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Fact from Fiction

By Howard Feldman, Head of Marketing & People at Synthesis

It’s getting more and more difficult to separate fact from fiction. A few years ago, my mother-in-law would send me things that I knew without question were false. The date was wrong, the site or source was not legitimate, or the image was so badly altered that within seconds of looking at it, I would be able to tell her to stop worrying. I could assure her with confidence that no one was going to throw eggs on her windscreen from a bridge on the highway in order to abduct her dog for ransom. Especially as she doesn’t have one.

This is now no longer that simple. I spend 3 hours a day on radio and write a number of columns a week. Over the last few months, I have found it increasingly difficult to verify information. The Tembisa 10 – the story of the alleged decuplet birth – is case in point. It was accepted as fact and reported around the world. But it was fiction and rightfully condemned by SANEF, the South African Editors Forum.

And that was a story. A tale that we believed. What about the deliberate attempt to mislead with the use of deepfakes. In order to understand this better, I asked the Intelligent Data team at Synthesis Software technologies to assist.

First up, I checked in with Marais Neethling to get the basics. ‘Deepfaking is the process of creating a realistic and believable forgery of a photograph or video, usually depicting people.’  Archana Arakkal put it this way, ‘deepfakes falls under the realm of deep learning that enables specific algorithms to create fake images and videos that human beings cannot distinguish them from authentic ones.’

In other words, if you see a video of Joe Biden standing on the White House Lawn speaking about a recent trip to Saturn, for example, you will only know it’s fake because we have not reached there yet. The likeness and the imagery will be so real that it will be virtually impossible to know that it’s fake.

But much like criminals leave DNA at a crime scene, so are clues left behind. ‘Just like AI is used to create the deepfakes, it can be used to detect the “fingerprint” of deepfake generator algorithms, left behind in the forged images,’ says Neethling.

The subject of deepfake is important not only to providers of news but also for social media platforms. A recent Eye Witness News article reported on a Facebook announcement that their new software runs deepfakes through a network to search for imperfections left during the manufacturing process, which the scientists say alter an image’s digital “fingerprint”.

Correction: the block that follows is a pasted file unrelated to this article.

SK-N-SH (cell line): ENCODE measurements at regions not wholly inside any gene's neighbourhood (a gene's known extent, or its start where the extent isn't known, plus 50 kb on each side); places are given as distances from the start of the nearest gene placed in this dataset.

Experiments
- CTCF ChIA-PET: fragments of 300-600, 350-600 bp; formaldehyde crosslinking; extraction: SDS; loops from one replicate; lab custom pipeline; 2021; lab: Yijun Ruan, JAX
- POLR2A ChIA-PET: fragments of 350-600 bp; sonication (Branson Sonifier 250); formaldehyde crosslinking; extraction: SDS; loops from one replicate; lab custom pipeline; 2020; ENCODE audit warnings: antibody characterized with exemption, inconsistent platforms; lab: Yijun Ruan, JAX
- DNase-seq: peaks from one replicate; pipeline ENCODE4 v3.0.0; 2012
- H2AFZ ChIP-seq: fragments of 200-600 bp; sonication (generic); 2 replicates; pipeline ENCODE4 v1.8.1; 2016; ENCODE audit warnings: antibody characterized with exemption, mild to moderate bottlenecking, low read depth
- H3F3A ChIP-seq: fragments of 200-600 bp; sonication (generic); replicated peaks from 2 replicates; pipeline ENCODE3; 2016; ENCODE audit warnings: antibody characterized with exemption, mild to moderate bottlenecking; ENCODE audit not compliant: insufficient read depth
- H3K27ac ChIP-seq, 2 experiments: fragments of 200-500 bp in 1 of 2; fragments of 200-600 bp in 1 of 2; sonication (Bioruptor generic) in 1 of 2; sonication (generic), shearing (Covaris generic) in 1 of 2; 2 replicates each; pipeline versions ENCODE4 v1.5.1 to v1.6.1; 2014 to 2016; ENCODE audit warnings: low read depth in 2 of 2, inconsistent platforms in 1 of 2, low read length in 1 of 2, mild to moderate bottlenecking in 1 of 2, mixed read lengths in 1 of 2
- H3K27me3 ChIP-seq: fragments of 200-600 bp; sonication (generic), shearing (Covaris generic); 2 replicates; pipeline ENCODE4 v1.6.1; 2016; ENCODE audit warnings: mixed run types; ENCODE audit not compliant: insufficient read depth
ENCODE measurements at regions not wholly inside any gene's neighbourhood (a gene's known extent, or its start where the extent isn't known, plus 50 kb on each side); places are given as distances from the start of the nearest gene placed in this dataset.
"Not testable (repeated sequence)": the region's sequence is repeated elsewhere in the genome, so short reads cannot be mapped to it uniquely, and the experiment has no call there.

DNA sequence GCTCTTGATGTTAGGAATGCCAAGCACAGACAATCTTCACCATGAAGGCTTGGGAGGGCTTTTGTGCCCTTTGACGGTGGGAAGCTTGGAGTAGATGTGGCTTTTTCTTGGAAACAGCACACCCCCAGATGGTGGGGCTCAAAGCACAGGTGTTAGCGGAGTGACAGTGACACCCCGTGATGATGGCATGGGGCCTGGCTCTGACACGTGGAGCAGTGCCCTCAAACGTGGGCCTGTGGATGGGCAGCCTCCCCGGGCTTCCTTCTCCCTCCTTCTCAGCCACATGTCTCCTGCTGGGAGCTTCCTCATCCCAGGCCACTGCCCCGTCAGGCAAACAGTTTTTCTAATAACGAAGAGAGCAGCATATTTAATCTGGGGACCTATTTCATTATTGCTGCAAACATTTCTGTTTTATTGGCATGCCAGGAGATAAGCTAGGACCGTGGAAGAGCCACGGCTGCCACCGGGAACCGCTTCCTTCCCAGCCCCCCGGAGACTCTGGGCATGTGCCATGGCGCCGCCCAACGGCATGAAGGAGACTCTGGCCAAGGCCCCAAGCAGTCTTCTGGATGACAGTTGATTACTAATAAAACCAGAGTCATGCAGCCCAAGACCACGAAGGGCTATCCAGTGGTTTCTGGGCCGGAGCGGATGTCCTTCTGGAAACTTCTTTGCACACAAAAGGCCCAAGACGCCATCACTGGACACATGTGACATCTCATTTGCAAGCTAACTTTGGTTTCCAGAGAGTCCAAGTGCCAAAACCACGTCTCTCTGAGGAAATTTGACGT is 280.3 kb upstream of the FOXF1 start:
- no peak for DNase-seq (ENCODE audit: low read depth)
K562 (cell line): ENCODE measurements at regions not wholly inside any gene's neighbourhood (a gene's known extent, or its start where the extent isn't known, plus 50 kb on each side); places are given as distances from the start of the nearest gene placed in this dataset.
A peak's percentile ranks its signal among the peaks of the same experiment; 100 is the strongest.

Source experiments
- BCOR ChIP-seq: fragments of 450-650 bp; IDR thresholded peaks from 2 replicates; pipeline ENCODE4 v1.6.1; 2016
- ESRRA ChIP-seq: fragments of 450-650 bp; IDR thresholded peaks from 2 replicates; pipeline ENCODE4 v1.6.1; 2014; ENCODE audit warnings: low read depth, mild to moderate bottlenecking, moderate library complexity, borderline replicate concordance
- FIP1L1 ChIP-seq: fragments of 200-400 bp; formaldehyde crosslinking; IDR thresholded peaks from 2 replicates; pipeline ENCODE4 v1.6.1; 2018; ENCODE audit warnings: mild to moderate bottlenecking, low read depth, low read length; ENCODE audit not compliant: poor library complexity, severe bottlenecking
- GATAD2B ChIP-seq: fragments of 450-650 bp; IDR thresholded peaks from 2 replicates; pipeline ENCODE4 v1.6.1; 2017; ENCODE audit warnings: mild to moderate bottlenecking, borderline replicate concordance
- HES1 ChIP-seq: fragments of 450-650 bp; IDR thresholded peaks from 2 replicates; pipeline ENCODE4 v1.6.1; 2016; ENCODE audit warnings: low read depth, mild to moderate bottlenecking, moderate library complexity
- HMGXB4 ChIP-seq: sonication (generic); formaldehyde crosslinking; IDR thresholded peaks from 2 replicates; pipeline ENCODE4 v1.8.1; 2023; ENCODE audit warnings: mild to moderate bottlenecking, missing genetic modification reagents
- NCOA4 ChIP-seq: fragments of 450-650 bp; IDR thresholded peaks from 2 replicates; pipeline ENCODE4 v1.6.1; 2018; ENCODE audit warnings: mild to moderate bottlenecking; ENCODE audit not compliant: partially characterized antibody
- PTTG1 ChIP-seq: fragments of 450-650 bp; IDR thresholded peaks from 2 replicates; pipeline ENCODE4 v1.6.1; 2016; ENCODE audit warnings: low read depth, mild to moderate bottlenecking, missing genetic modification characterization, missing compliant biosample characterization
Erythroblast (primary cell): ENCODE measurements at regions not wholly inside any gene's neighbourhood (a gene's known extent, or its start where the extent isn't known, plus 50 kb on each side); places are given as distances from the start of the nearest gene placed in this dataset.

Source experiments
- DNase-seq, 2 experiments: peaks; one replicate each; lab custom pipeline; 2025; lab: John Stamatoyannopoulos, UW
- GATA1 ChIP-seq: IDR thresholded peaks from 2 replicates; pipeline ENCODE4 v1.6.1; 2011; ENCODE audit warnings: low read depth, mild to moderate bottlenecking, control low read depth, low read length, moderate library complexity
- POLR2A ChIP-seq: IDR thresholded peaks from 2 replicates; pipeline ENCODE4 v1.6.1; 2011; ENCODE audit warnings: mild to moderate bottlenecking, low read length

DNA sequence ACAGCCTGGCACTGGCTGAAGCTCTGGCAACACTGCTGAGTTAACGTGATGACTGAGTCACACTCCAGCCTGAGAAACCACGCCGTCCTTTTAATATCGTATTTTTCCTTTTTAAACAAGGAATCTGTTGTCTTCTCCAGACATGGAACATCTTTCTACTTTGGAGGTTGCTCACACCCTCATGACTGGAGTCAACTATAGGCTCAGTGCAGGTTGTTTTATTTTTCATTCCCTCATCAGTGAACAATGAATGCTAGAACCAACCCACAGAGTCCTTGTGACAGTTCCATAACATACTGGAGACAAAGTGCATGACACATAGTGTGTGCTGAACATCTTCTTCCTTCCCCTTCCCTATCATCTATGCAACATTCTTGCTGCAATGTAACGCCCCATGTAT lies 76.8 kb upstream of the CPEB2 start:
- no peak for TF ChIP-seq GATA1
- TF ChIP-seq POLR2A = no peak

‘In digital photography, fingerprints are used to identify the digital camera used to produce an image,’ the scientists said. ‘Similar to device fingerprints, image fingerprints are unique patterns left on images, that can equally be used to identify the generative model that the image came from. Our research pushes the boundaries of understanding in deepfake detection,’ they said.

Microsoft late last year unveiled software that can help spot deepfake photos or videos, adding to an arsenal of programs designed to fight the hard-to-detect images ahead of the US presidential election. The company’s Video Authenticator software analyses an image or each frame of a video, looking for evidence of manipulation that could be invisible to the naked eye.

According to Arakkal, it is important to be able to identify deepfakes due to the rise around malicious use of these technologies. ‘The malicious use of deepfakes proves a general threat to security and privacy, an example of such a case is to generate fake satellite imagery to confuse military analysts.’

She explained further, that there are several studies running concurrently that aim at tackling the challenge of detecting these deepfakes utilising AI. An example of such is utilising specific features on a video or image that can only be prevalent in deepfakes i.e. eye blinking, head pose estimation.

In other words, it seems to take one to know one. And takes one to catch one.

We haven’t heard the last of deepfakes. They will be with us for a while and will undoubtedly need a universally recognised stamp to indicate that the message is one. If not, not only will the world become an unbearably confusing place, but in no time at all I will be receiving messages from my mother-in-law, who will be thrilled that Cyril Ramaphosa took the time to send her video birthday wishes.

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